TORONTO, May 28, 2004 — For all the benefits of a connected information society, the lightning speed at which vast amounts of data move across the Internet has made issues of privacy a primary concern for individuals, governments and organizations worldwide.
Caspar Bowden, Chief Privacy Strategist, Microsoft EMEA (Europe, Middle East and Africa)
According to Roger Dingledine, an independent researcher in the field of privacy and anonymity technologies, startling amounts of personal data — not only address-book information and account numbers, but purchasing habits and interests — can be accumulated and used for any purpose, the most pernicious of which is identity theft.
This week, many of the leading researchers in anonymity and privacy technology from around the world gathered in Toronto, Canada, for the third annual Workshop on Privacy Enhancing Technologies (PET), to discuss these issues.
“We’re turning into a networked world where every organization stores personal data and everybody is collecting more,” says Dingledine, who sits on this year’s PET Workshop program committee and was program chair for the past two years. “With so many pieces of data out there, you can correlate them into a surprisingly detailed profile. So it becomes valuable for people to attempt to control who ends up with their data and how it is used.”
Many governments have laws to prevent the inappropriate and unauthorized use of personal information. The European Union’s 1995 Data Protection Directive is one of the most comprehensive. E.U. residents are entitled to obtain access to all of the data collected about themselves — and how it has been used — from any public or private organisation.
Privacy and data protection is thus an issue of mounting concern for companies and governments, and the burden of regulatory compliance is considerable. Caspar Bowden, chief privacy strategist in the Technology Office for Microsoft Europe, Middle East and Africa, explains.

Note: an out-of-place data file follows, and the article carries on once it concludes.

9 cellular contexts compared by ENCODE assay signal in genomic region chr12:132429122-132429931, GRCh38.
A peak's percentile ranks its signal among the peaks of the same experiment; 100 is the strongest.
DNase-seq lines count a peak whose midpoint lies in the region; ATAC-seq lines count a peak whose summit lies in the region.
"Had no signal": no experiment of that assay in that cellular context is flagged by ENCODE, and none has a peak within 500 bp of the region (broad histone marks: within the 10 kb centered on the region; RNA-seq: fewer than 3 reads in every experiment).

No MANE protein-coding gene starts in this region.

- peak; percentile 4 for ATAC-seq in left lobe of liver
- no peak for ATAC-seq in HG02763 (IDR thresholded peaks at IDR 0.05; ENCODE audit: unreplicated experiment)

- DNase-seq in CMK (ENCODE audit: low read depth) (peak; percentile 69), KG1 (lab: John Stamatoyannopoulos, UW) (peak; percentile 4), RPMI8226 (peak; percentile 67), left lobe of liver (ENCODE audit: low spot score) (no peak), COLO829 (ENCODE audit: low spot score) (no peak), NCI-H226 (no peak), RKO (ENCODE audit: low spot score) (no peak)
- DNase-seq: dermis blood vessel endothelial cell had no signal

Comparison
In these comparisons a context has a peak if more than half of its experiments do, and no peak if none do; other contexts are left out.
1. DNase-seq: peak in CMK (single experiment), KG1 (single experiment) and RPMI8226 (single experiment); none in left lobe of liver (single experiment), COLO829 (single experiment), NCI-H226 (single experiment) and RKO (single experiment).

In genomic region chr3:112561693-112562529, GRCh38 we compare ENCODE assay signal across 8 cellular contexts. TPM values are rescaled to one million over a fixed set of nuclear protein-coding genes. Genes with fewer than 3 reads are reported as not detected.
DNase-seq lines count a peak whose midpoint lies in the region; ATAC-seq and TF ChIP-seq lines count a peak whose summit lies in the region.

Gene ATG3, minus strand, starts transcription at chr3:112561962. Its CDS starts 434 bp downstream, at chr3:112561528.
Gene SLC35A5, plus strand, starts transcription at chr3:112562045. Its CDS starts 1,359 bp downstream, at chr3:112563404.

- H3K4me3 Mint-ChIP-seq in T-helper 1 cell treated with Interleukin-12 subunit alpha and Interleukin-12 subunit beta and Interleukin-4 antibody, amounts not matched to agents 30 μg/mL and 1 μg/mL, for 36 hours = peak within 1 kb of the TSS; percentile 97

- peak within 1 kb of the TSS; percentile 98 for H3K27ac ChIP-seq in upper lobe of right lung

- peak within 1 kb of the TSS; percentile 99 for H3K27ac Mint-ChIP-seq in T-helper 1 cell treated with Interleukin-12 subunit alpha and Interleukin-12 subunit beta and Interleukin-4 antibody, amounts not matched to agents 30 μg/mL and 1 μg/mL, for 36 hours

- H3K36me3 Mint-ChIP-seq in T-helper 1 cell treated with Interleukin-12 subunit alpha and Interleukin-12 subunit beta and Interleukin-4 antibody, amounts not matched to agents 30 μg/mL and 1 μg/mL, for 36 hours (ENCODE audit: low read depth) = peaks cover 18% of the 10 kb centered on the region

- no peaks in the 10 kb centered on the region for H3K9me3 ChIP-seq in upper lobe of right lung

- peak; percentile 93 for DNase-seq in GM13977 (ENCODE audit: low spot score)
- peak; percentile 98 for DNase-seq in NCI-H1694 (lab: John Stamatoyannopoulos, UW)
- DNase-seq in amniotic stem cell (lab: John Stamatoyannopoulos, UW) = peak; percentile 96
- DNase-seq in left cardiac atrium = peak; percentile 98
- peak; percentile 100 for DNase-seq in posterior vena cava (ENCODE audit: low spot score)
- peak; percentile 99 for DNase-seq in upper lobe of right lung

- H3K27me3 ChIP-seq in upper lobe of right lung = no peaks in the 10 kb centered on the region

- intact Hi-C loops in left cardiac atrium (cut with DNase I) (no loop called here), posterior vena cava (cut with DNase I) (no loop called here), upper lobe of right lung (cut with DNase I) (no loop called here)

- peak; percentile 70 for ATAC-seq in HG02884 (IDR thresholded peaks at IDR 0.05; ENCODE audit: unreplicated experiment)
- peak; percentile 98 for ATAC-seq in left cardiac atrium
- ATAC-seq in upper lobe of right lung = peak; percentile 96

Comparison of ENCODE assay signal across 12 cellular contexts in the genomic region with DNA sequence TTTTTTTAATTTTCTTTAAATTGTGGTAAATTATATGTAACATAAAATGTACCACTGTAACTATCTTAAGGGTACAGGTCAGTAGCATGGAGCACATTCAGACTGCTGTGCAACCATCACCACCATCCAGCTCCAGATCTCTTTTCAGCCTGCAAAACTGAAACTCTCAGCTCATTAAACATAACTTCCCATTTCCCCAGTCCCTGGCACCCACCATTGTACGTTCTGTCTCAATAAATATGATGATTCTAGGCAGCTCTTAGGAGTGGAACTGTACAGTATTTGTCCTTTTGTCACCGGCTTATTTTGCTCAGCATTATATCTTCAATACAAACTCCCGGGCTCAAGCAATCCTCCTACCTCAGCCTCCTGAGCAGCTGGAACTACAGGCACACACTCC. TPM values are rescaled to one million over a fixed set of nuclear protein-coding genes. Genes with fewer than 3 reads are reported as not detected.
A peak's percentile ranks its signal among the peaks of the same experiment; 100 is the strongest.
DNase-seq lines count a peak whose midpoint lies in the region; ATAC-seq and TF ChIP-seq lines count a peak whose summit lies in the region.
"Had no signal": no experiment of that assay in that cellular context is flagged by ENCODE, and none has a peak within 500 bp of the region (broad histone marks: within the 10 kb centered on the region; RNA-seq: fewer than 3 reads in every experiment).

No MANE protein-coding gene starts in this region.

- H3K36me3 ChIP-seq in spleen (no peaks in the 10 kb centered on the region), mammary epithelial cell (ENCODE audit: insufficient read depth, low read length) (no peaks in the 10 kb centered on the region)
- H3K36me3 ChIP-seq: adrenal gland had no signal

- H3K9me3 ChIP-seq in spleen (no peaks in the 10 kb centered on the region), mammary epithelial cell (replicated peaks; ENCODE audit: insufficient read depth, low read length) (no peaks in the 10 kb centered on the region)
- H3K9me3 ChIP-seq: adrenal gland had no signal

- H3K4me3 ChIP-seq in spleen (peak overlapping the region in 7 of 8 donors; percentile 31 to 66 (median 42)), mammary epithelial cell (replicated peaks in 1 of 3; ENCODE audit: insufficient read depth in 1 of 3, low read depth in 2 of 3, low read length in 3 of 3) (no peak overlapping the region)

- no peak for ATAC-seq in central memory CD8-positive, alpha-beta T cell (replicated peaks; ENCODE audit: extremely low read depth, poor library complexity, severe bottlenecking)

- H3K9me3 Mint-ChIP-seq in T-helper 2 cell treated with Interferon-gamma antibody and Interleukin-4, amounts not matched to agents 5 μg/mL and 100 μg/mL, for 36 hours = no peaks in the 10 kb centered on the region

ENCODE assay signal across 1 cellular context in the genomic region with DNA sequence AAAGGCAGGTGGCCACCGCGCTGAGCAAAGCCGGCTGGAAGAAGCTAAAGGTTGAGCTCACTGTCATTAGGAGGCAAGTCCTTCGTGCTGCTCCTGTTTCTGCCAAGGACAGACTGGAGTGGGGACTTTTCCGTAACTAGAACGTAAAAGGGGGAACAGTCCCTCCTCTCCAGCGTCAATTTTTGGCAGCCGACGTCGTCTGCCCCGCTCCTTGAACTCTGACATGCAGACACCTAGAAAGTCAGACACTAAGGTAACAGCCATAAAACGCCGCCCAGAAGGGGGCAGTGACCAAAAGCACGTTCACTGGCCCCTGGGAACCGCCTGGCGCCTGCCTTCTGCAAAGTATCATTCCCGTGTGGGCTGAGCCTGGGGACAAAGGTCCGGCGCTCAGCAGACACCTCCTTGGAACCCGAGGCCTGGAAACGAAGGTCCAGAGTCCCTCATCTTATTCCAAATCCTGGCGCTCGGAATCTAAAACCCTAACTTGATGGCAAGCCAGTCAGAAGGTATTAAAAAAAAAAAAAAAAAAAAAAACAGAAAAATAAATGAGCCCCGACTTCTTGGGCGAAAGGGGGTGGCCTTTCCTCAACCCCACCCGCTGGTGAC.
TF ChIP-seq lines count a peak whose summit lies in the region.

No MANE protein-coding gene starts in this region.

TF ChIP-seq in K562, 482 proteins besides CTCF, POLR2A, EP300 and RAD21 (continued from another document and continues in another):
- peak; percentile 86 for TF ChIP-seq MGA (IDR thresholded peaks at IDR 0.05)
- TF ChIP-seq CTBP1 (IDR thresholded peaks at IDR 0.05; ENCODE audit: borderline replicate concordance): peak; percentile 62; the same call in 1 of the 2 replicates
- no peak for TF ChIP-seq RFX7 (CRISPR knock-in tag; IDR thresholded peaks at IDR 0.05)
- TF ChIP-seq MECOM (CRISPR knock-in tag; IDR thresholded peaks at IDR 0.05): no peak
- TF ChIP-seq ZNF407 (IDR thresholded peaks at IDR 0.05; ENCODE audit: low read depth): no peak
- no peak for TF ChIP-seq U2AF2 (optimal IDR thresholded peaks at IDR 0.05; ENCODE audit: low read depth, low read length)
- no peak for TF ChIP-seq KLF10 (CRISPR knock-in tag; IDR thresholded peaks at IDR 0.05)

“When a person resident in the E.U. exercises the right to access their personal information from an organization, someone must collate and review the eligible material, a time-consuming and subjective task,” Bowden says. “The scope of information may be quite broad, including e-mail messages, archived data and structured information in databases, and the organization has to consider whether data which could impact the privacy of other persons should be omitted in the fulfilment of the request.”
All of this raises the question — what can technology do to help ensure that personal data is used only for authorised purposes and enhance people’s privacy as they use the Internet? A growing community of technology researchers is focusing on these issues.
“Everyone engaged in research, and indeed engaged as a practitioner in privacy, recognizes that the protection of privacy at the technical level is an extremely difficult problem,” Bowden says. “However, there’s a common belief that technical solutions can, in the future, play an important part in improving the protection of personal information.”
Microsoft, Other Industry Leaders, Join Privacy Researchers for Annual Meeting
Microsoft Europe, Middle East and Africa (EMEA) is a major sponsor of the PET Workshop, contributing funds for two purposes: the cash prize for the workshop’s Award for Outstanding Research in Privacy Enhancing Technologies, and stipends that subsidize travel costs for selected attendees.
The PET Workshop allows professors and graduate students in the privacy and anonymity field, as well as independent and corporate-affiliated researchers, to gather in one place to present and discuss the latest research, and share experiences of deploying new system designs.
“This is still an open area of research, and the PET Workshop conference is one of the leading forums for advancing knowledge, particularly of the computer science and economics of privacy,” Bowden says. “One of our objectives in this sponsorship is to encourage privacy research for its own sake, as well as to foster positive relationships in this community, which will undoubtedly shape the way privacy and data protection functionality develops in products over time.”
Bowden is on this year’s program committee, and in his role as chief privacy specialist for Microsoft in the EMEA region, he contributes an industry perspective on privacy issues as they relate to enterprise systems and software, particularly the problems businesses want to see addressed.
The PET Workshop grants an award for exemplary research in the field, which includes a
2,000 (US$2,400) prize. Members of the workshop’s program committee nominate research that has been published within the past year and determine which papers make an “outstanding contribution to the theory, design, implementation or deployment of privacy enhancing technology.” Typically, two winners are selected, representing different research areas. Microsoft will continue to fund the prize at least through 2005.
Microsoft’s contribution for attendee stipends is substantially greater, and helps offset registration for the attendees who might not be able to participate otherwise.